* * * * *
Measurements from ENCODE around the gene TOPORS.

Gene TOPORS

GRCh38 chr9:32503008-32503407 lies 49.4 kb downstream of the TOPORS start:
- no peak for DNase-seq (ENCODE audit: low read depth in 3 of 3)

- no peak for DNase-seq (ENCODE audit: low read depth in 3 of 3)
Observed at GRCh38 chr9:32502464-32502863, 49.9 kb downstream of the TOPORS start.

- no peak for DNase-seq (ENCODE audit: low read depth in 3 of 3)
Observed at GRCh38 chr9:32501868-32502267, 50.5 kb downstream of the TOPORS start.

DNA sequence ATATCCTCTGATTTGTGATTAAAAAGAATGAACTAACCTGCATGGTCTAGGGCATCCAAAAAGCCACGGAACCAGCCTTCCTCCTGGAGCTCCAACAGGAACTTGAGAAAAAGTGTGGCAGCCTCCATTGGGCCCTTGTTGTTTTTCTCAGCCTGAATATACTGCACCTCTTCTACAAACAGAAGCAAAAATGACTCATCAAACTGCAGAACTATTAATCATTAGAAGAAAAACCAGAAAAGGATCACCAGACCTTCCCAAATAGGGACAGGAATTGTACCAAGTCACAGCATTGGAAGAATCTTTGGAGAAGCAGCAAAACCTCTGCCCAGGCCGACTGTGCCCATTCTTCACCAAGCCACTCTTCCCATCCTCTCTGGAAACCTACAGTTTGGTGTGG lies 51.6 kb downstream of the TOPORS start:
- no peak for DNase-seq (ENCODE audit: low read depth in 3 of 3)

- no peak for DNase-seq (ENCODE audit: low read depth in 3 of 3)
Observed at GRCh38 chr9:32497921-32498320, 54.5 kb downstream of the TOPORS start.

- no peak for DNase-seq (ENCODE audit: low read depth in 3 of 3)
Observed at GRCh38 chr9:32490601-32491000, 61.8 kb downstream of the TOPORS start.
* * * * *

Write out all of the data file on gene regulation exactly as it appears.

Measurements from ENCODE around the gene TOPORS.

Gene TOPORS

GRCh38 chr9:32503008-32503407 lies 49.4 kb downstream of the TOPORS start:
- no peak for DNase-seq (ENCODE audit: low read depth in 3 of 3)

- no peak for DNase-seq (ENCODE audit: low read depth in 3 of 3)
Observed at GRCh38 chr9:32502464-32502863, 49.9 kb downstream of the TOPORS start.

- no peak for DNase-seq (ENCODE audit: low read depth in 3 of 3)
Observed at GRCh38 chr9:32501868-32502267, 50.5 kb downstream of the TOPORS start.

DNA sequence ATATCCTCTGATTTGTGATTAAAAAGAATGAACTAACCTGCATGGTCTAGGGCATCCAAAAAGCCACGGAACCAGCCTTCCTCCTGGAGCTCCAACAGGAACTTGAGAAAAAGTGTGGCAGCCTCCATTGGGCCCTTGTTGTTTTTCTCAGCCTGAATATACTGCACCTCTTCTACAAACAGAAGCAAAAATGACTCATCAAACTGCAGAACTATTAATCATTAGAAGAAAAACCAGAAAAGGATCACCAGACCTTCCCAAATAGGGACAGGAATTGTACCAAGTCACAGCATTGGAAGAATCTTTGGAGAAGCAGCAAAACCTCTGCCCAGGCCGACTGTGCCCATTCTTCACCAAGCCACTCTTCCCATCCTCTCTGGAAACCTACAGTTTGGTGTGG lies 51.6 kb downstream of the TOPORS start:
- no peak for DNase-seq (ENCODE audit: low read depth in 3 of 3)

- no peak for DNase-seq (ENCODE audit: low read depth in 3 of 3)
Observed at GRCh38 chr9:32497921-32498320, 54.5 kb downstream of the TOPORS start.

- no peak for DNase-seq (ENCODE audit: low read depth in 3 of 3)
Observed at GRCh38 chr9:32490601-32491000, 61.8 kb downstream of the TOPORS start.